Study the mechanism of your toilet so you’ll see exactly where the problem lies. You might need to check where the flush valve lever is connected to get a good idea of how the toilet’s water flow works. Find out any damage sustained by the valves so you can decide whether to replace or repair them. Other parts may be damaged as well, such as the fill tube. Be sure to take note of them too.

Step 2. Turn off the water supply.

Turn off the water supply

You must turn off the water supply to the toilet before doing any toilet repair work. Look for the valve at the back of the toilet near the floor. If you can’t find any valve, better turn off the water supply to the entire house before proceeding. Then flush the water to clear the toilet tank.

This is always the first step to fixing a running toilet, regardless of what mechanism it has. If the toilet supply line or the main water supply valve is too difficult to turn using your bare hands, use an adjustable wrench instead. Make sure that you turn it counterclockwise all the way.

Step 3. Prepare to remove the fill valve.

prepare to remove the fill valve

If you have a running toilet and it doesn’t have a ball float, it is most likely caused by a broken fill valve. While there’s always that option to repair, it is always better to replace. Repair is good for a temporary fix, up until you can run to a store and get a replacement. Always make sure that you’re getting the right parts.

Plumbing service providers recommend that fill valves be replaced every five years or so. If you do replace the fill valve, be sure to include the entire assembly. This means that you will also replace the gaskets, lock nuts, and more importantly, the refill tube. The refill tube is sometimes also referred to as the toilet overflow tube or overflow pipe, which in turn, is connected to the flush valve and toilet flapper.

Step 4. Remove the fill valve’s base.

Reach inside the toilet tank to pull out the base of the fill valve. If this proves to be too difficult, check if the base is fixed with a screw. Remove it accordingly. If it is not screwed in but it won’t go, you might need to use a hammer to break it free without damaging the fill tube or any other parts near it. Never apply to much force when using the hammer.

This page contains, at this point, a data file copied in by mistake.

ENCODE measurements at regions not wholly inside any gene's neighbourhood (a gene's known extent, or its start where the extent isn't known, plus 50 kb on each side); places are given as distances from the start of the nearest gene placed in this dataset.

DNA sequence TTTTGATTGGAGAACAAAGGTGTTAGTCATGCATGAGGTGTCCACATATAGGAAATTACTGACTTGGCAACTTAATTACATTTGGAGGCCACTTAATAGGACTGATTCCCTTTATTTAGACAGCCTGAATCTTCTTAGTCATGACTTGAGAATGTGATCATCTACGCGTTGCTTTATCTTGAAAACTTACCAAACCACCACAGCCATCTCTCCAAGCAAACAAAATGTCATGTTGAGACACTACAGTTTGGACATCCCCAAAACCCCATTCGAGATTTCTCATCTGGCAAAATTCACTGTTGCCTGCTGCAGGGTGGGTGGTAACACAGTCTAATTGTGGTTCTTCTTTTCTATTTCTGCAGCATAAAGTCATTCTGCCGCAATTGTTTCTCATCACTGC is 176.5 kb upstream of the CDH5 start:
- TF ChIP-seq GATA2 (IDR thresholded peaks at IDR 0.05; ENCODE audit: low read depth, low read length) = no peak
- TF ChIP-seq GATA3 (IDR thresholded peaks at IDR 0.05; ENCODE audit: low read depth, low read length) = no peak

Just be very careful when you do this or you might end up with not just a running toilet, but with one with tons of other problems as well. Take extra care when removing or reinstalling the fill tube. You might also want to check the condition of the flush valve and the toilet flapper valve while you’re at it. They may need to get replaced as well.

Do note that the fill valve may still have some water inside it. Have the bucket ready as you remove the fill valve. Let the excess water drip into the bucket. Keep the bucket handy for any other water flow emergencies as you go about the toilet repair work. Throw away any excess water in the bucket so you’re always prepared.

Step 5. Try to do some repairs.

Try to do some repairs

This step is only applicable when there is no noticeable damage to the fill valve. Now that you have taken that part out, inspect it thoroughly. If there are any signs of breaks or cracks, then it must be replaced entirely. You may skip this step and proceed to step 6 now.

Otherwise, you can try to put it back, as it might not be the one causing the problem. Try to just adjust the position of the float cup valve instead until the water level is now below the overflow tube. If it still doesn’t work, then check the toilet flapper. It may be the one that needs reseating or replacing.